In a similar vein, there was the SCHIP bill: in this 68 to 31 vote the Senate passed an expansion of the State Children’s Health Insurance Program. The bill also passed the House by a vote of 265 to 159. The bill increases total funding for the program to $60 billion over the next five years and provides health insurance for 9 million currently uninsured American children. McCain voted with Bush and many Republicans, to try to defeat it, despite his claim in the last debate that we “must support special needs children”.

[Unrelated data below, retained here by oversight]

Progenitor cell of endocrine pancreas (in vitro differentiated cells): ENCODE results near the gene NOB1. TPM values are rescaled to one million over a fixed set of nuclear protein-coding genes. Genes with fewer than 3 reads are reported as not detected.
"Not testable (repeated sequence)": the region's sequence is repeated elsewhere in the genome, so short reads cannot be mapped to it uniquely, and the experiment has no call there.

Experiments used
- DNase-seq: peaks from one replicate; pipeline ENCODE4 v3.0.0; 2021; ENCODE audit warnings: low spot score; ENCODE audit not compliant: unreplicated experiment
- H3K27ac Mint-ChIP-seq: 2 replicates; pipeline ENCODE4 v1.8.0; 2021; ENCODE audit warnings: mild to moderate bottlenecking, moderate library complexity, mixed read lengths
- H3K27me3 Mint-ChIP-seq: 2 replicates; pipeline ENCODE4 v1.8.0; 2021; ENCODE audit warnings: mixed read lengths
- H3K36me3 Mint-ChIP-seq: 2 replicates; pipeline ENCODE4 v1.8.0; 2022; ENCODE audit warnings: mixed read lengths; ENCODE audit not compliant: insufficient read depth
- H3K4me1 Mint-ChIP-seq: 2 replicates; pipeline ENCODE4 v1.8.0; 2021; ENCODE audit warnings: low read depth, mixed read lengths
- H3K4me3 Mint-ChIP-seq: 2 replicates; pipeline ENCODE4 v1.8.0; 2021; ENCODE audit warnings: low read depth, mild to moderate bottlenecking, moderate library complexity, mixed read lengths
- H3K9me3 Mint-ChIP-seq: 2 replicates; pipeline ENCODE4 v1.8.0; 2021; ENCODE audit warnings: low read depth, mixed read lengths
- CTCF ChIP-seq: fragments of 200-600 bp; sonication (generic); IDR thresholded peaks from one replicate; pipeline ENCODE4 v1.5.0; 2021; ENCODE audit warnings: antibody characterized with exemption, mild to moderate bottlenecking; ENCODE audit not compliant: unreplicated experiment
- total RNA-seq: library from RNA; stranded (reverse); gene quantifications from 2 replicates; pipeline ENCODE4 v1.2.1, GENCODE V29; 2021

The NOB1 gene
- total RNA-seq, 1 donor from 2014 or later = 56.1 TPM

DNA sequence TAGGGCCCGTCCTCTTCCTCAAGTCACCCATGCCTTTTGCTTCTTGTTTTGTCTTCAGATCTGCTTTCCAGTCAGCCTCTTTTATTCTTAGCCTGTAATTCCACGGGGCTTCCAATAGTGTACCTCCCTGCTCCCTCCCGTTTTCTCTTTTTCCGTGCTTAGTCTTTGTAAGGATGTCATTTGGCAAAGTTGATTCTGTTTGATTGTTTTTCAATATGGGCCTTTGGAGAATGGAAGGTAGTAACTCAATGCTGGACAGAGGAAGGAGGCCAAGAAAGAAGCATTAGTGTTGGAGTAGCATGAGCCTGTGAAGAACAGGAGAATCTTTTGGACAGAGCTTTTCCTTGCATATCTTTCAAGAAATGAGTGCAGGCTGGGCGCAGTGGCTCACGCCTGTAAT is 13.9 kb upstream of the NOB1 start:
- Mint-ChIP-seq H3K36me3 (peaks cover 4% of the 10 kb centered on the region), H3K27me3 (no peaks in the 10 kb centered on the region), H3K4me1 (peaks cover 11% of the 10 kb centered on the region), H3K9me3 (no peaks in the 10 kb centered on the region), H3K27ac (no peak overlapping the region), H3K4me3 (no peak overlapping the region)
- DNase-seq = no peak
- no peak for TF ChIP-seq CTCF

Then there is Sarah Palin. Is she any less a Republican? From 2003 to June 2005, Palin served as one of three directors of “Ted Stevens Excellence in Public Service, Inc.,” a 527 Group designed to provide political training for Republican women in Alaska. (Note: Stevens is now under investigation for fraud). Further, Palin has described the Republican Party platform as “the right agenda for America” because of its “respect for equality and respect for life [read pro life] and an acknowledgment that it is individual Americans and American families who can make better decisions for ourselves than government can ever make for us,” and has stated that “individual freedom and independence is extremely important to me and that’s why I’m a Republican.” Moreover, I am certain I do not want “Jane sixpack” or a hockey mom trying to get us out of this financial morass.